Most of us know the old definition of an “expert”: anyone who comes from more than fifty miles away. By now, the requirement must be five hundred miles. We seem to have a problem with closeness, with the ordinary, with the everyday.
Expertise is most respected when it comes from a distance. Prophetic gifts as well. Prophets are best when they are far away and long ago. Here and now is a different story. “Surely she cannot be a prophet. I went to school with her.” “He cannot prophesy; I know his mother.” “That guy cannot be a source of grace and joy to others; I’ve been with him in community for years. He tells terrible jokes and wears cufflinks.” Is this why no one is a hero to one’s own valet?
We reject not only the prophets around us. We reject the prophet within. This is the repression of the prophetic and heroic impulse of that person who is most ordinary and familiar to us: one’s very self.
Since we are most often our own valets, most often familiar to ourselves, we are skeptical of the possibility that we ourselves could be prophetic or heroic. We leave little room for prophecy in the spaces closest and most intimate to us. Thus, there is little room for the miracles of faith. “No prophet is without honor except in that person’s native land. Jesus could work no miracle there, apart from a few, so much did their lack of faith distress him.”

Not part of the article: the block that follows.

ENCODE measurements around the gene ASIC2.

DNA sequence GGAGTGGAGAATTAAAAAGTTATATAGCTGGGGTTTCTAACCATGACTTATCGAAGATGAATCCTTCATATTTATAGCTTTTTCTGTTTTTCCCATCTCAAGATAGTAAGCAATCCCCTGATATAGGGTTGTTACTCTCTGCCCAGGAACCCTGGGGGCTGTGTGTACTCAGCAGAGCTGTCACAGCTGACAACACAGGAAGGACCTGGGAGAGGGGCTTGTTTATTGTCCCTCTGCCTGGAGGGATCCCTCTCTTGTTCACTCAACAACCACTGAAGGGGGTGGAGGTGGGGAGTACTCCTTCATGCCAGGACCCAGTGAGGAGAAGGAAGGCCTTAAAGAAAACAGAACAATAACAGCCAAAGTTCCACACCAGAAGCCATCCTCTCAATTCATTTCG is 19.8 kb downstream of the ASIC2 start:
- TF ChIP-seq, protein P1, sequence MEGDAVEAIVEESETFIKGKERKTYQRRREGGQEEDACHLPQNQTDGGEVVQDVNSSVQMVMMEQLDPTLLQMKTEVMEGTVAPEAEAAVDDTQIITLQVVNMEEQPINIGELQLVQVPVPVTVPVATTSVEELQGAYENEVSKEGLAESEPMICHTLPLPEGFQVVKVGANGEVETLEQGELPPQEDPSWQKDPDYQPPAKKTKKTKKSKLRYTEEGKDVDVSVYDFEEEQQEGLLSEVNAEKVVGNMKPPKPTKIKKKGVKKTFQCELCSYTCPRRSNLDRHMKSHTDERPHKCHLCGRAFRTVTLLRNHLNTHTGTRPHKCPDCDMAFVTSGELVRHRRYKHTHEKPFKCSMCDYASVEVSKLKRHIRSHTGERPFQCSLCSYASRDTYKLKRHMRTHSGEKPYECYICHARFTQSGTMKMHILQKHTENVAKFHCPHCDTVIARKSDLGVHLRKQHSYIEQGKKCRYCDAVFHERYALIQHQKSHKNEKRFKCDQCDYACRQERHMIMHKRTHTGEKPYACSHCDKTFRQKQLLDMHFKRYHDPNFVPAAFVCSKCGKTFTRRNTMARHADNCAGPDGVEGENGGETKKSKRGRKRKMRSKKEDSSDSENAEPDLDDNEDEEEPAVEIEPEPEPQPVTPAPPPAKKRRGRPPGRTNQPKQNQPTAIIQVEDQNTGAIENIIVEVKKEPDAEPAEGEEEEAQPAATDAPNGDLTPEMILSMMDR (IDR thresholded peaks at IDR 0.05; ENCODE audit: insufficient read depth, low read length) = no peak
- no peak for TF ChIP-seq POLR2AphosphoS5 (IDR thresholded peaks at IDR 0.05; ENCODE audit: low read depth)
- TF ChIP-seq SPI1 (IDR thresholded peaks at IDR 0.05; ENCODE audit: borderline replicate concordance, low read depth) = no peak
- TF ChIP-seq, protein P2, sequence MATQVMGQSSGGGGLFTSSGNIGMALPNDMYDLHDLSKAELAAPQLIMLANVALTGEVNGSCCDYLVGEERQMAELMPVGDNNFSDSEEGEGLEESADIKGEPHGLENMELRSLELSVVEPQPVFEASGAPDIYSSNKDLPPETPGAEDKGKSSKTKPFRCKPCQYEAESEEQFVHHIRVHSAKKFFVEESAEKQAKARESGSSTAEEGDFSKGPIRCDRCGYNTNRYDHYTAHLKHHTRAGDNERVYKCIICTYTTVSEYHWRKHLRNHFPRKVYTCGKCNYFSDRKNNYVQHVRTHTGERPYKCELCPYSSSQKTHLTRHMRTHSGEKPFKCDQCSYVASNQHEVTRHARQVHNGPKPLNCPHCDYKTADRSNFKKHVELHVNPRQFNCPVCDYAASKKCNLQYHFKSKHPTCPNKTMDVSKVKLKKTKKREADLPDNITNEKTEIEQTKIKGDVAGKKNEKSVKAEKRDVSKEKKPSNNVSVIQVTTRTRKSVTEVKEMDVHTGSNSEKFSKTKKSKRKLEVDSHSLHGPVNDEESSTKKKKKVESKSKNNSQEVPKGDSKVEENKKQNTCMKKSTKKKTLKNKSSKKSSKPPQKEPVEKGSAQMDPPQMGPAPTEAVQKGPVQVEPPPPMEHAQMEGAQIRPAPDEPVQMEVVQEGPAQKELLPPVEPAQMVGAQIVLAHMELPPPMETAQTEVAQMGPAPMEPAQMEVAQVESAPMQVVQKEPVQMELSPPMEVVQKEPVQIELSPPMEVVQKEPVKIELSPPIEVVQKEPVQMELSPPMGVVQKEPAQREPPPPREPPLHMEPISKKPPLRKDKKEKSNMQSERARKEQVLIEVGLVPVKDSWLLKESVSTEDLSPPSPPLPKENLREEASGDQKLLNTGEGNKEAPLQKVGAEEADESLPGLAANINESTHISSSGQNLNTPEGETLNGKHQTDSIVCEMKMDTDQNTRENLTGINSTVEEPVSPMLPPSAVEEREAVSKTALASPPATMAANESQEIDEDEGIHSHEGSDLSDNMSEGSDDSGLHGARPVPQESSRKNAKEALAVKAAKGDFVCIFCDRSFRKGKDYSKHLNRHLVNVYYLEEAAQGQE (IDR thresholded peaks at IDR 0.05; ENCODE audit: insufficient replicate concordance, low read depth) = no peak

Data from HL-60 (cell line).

In the tradition of so many other reluctant prophets, we use our proximity to ourselves as our excuse. “I am too young, too unprepared, too old, too weak and sinful, too busy and preoccupied, too homely, too nice. If only I could fly to a far-off place and some other time, in disguise, armed with stirring rhetoric and bright virtue. If only I could seize the pulpit or get the ear of the bishop, or be a holy subversive in the college of cardinals. Then, then I could prophesy.”
But not here. Not now. Not me.
The reason we reject our own heroic and prophetic possibilities, if we are honest with ourselves, is that we know how weak and inadequate we are. Surely a hero cannot be lurking behind such common talent, such ordinary appearance. Surely a prophet’s life is not marked by failures and frailties such as ours.
St. Paul, it seems, was also hounded by the thought of his inadequacy. He begged—three times—that God would remove the “thorn in his flesh.” The prayer seems not to have been answered.
But if, like him, we learn to be “content with our weakness, for the sake of Christ,” we may one day find ourselves unleashed, our hearts emboldened, our words firm and free.
“For when I am weak, then I am strong.” If that is the case, all prophecy, like all politics, is local.